Home » News: Cross River Gorillas: A Potential Boost to Local Tourism, says Wild Africa Fund

News: Cross River Gorillas: A Potential Boost to Local Tourism, says Wild Africa Fund

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Cross River Gorillas

In a passionate call to action, the Wild Africa Fund is urging the public to rally behind efforts to safeguard Nigeria’s unique Cross River gorillas.

According to pulse.ng, these magnificent creatures, teetering on the brink of extinction, hold the promise of not only preserving biodiversity but also becoming a powerful driver of local tourism.

Festus Iyorah, the Nigeria Representative of the Wild Africa Fund, delivered this message in a statement released to the News Agency of Nigeria (NAN) in Lagos. The organization’s mission is clear: protect the Cross River gorillas, their populations, and their habitat, and reduce the demand for commercial bushmeat that poses a grave threat to these remarkable animals.

READ: Africa: We shall take revenge on the gorrillas and elephants if they keep destroying our Farmlands- Cross River villages to Experts

Cross River gorillas inhabit the mountainous region straddling Nigeria and Cameroon, representing Africa’s most endangered ape species. Shockingly, records indicate that fewer than 300 of these gorillas remain in the wild, with roughly 100 living within Nigeria’s Cross River State, and the rest in Cameroon.

In Nigeria, they find sanctuary in places like the Afi Mountain Wildlife Sanctuary, the Mbe Mountains, and the Okwangwo division of the Cross River National Park. However, their existence is under relentless assault from various threats, including hunting and habitat loss due to agricultural expansion, commercial logging, and the encroachment of human settlements into their territory.

While the hunting of gorillas has seen a reduction in recent years, another peril lurks in the form of wire snares set for other animals in the bushmeat trade. These snares can inadvertently capture gorillas, subjecting them to injuries and, tragically, death.

READ: Tourism: Finally, Pictures of first-known group of African lowland gorillas released from Cross River, Nigeria

Festus Iyorah emphasized the critical nature of protecting the Cross River Gorillas, stating, “We can’t afford to lose even one of our 100 Cross River Gorillas at this critical stage. Let us all come together to protect the Cross River Gorilla and ensure that these remarkable species continue to thrive in our country for generations to come.”

The Wild Africa Fund commended Nigeria’s efforts to address these challenges and protect the Cross River Gorilla. Collaborative initiatives involving the National Park Service, the Cross River State Government, and local and international conservation organizations are in motion. These endeavors aim to safeguard the gorilla’s habitat, enforce anti-poaching laws, and promote community-based conservation initiatives.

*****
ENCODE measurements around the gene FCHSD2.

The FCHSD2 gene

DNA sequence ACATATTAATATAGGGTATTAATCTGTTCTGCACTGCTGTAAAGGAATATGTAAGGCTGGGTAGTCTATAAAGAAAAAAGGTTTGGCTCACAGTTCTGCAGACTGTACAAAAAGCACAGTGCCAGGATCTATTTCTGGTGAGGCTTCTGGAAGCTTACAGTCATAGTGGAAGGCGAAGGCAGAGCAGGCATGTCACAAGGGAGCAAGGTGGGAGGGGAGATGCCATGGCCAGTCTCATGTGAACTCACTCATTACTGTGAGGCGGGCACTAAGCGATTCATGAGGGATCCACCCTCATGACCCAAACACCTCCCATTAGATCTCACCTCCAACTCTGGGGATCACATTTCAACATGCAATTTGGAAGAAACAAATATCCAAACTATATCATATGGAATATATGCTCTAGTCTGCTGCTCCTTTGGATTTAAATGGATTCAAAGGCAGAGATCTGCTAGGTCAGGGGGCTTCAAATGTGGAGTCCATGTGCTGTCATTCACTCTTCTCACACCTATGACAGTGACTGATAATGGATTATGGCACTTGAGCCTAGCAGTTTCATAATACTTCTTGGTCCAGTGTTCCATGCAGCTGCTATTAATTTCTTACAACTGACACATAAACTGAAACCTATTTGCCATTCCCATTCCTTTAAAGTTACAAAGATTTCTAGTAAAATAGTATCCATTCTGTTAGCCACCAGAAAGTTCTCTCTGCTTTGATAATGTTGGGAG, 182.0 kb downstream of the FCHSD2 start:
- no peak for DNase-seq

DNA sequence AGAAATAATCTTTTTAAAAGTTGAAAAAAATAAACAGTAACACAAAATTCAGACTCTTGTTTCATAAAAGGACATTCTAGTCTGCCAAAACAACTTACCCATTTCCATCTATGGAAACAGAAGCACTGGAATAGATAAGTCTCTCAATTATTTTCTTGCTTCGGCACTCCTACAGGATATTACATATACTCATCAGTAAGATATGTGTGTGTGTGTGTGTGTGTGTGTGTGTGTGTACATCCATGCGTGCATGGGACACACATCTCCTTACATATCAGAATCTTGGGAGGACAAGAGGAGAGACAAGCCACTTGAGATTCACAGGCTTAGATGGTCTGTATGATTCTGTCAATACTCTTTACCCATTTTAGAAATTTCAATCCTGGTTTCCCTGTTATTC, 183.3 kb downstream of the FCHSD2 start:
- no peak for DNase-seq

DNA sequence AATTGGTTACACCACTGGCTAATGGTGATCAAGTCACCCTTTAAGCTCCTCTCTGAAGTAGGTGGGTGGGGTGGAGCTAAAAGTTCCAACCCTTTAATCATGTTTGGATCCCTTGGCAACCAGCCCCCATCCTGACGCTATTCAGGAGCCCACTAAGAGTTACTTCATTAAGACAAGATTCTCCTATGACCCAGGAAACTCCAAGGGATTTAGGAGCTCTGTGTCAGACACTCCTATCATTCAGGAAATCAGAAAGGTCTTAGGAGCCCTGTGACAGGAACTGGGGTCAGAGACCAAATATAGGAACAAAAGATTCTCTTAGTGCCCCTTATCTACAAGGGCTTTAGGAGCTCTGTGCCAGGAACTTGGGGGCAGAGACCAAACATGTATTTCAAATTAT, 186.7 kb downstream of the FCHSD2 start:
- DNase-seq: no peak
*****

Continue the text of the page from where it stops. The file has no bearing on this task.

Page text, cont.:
The benefits of protecting the gorillas extend far beyond their survival. Gorilla-based tourism, an industry that has thrived in countries like Rwanda and Uganda, offers a win-win scenario for both conservation and economic development. Tourists from around the world are drawn to the magic of gorilla encounters, fueling foreign currency revenue and funding community development projects such as schools and healthcare centers.

For instance, in Rwanda, gorilla trekking accounted for a substantial 14 percent of the $498 million the country earned from tourism in 2018, even after doubling the cost of gorilla trekking permits to $1,500 per person. In Uganda, tourism brought in an impressive $1.6 billion in 2018-19, contributing 7.7 percent of the country’s GDP and providing employment for at least 667,000 people.

Peter Knights, the CEO of the Wild Africa Fund, stated, “If wildlife can be successfully protected in Nigeria, it can become a major driver of increased tourism and jobs.”

To raise awareness and rally support, the Wild Africa Fund has launched a month-long public awareness campaign. This campaign utilizes radio, TV, newspapers, billboards, and social media to educate the public about the threats facing the Cross River gorillas and to amplify the laws and anti-poaching measures that protect them.

The campaign also features messages from high-profile celebrity ambassadors, including Davido, Laycon, Emanuella, and Alex Iwobi. Furthermore, it includes short documentaries spotlighting ongoing efforts to protect gorillas and their habitat.

In this pivotal moment, the call to protect the Cross River gorillas resonates not just as a conservation imperative but as an opportunity to breathe life into local tourism, fostering economic growth and securing a future where humans and gorillas coexist in harmony.